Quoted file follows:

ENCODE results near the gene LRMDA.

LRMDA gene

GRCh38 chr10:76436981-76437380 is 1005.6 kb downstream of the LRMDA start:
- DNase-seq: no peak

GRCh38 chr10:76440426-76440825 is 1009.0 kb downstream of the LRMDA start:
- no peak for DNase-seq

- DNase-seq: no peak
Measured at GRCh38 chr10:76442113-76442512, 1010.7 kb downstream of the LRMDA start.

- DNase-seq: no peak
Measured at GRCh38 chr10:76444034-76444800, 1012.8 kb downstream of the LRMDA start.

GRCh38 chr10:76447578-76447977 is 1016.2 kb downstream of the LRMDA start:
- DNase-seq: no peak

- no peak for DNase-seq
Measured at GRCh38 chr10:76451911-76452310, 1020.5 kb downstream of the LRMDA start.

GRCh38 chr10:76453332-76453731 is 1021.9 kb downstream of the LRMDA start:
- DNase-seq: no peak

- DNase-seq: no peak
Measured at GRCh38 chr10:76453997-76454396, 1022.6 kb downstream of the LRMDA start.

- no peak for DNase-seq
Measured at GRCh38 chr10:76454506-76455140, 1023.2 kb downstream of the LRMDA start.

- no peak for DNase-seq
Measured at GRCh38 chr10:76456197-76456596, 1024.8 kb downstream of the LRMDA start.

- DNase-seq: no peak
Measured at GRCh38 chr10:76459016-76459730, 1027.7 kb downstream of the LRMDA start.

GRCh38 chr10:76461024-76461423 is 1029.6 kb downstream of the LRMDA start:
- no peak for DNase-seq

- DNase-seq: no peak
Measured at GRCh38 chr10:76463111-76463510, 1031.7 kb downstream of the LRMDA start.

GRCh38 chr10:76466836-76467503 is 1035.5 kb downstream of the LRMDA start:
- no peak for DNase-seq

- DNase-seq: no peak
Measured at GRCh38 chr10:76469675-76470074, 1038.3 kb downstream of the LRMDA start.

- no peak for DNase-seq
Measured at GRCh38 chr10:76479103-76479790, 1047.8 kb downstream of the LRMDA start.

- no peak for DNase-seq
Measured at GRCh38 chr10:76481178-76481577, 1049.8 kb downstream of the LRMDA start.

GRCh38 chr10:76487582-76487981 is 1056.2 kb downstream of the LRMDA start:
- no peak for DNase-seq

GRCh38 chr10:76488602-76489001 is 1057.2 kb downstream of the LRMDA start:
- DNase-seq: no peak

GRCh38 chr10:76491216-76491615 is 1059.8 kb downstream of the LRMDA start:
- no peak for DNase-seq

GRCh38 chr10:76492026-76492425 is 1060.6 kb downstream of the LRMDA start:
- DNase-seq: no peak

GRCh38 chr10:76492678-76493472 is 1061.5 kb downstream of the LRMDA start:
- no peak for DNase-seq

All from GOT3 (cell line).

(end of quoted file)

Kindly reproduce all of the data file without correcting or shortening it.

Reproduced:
ENCODE results near the gene LRMDA.

LRMDA gene

GRCh38 chr10:76436981-76437380 is 1005.6 kb downstream of the LRMDA start:
- DNase-seq: no peak

GRCh38 chr10:76440426-76440825 is 1009.0 kb downstream of the LRMDA start:
- no peak for DNase-seq

- DNase-seq: no peak
Measured at GRCh38 chr10:76442113-76442512, 1010.7 kb downstream of the LRMDA start.

- DNase-seq: no peak
Measured at GRCh38 chr10:76444034-76444800, 1012.8 kb downstream of the LRMDA start.

GRCh38 chr10:76447578-76447977 is 1016.2 kb downstream of the LRMDA start:
- DNase-seq: no peak

- no peak for DNase-seq
Measured at GRCh38 chr10:76451911-76452310, 1020.5 kb downstream of the LRMDA start.

GRCh38 chr10:76453332-76453731 is 1021.9 kb downstream of the LRMDA start:
- DNase-seq: no peak

- DNase-seq: no peak
Measured at GRCh38 chr10:76453997-76454396, 1022.6 kb downstream of the LRMDA start.

- no peak for DNase-seq
Measured at GRCh38 chr10:76454506-76455140, 1023.2 kb downstream of the LRMDA start.

- no peak for DNase-seq
Measured at GRCh38 chr10:76456197-76456596, 1024.8 kb downstream of the LRMDA start.

- DNase-seq: no peak
Measured at GRCh38 chr10:76459016-76459730, 1027.7 kb downstream of the LRMDA start.

GRCh38 chr10:76461024-76461423 is 1029.6 kb downstream of the LRMDA start:
- no peak for DNase-seq

- DNase-seq: no peak
Measured at GRCh38 chr10:76463111-76463510, 1031.7 kb downstream of the LRMDA start.

GRCh38 chr10:76466836-76467503 is 1035.5 kb downstream of the LRMDA start:
- no peak for DNase-seq

- DNase-seq: no peak
Measured at GRCh38 chr10:76469675-76470074, 1038.3 kb downstream of the LRMDA start.

- no peak for DNase-seq
Measured at GRCh38 chr10:76479103-76479790, 1047.8 kb downstream of the LRMDA start.

- no peak for DNase-seq
Measured at GRCh38 chr10:76481178-76481577, 1049.8 kb downstream of the LRMDA start.

GRCh38 chr10:76487582-76487981 is 1056.2 kb downstream of the LRMDA start:
- no peak for DNase-seq

GRCh38 chr10:76488602-76489001 is 1057.2 kb downstream of the LRMDA start:
- DNase-seq: no peak

GRCh38 chr10:76491216-76491615 is 1059.8 kb downstream of the LRMDA start:
- no peak for DNase-seq

GRCh38 chr10:76492026-76492425 is 1060.6 kb downstream of the LRMDA start:
- DNase-seq: no peak

GRCh38 chr10:76492678-76493472 is 1061.5 kb downstream of the LRMDA start:
- no peak for DNase-seq

All from GOT3 (cell line).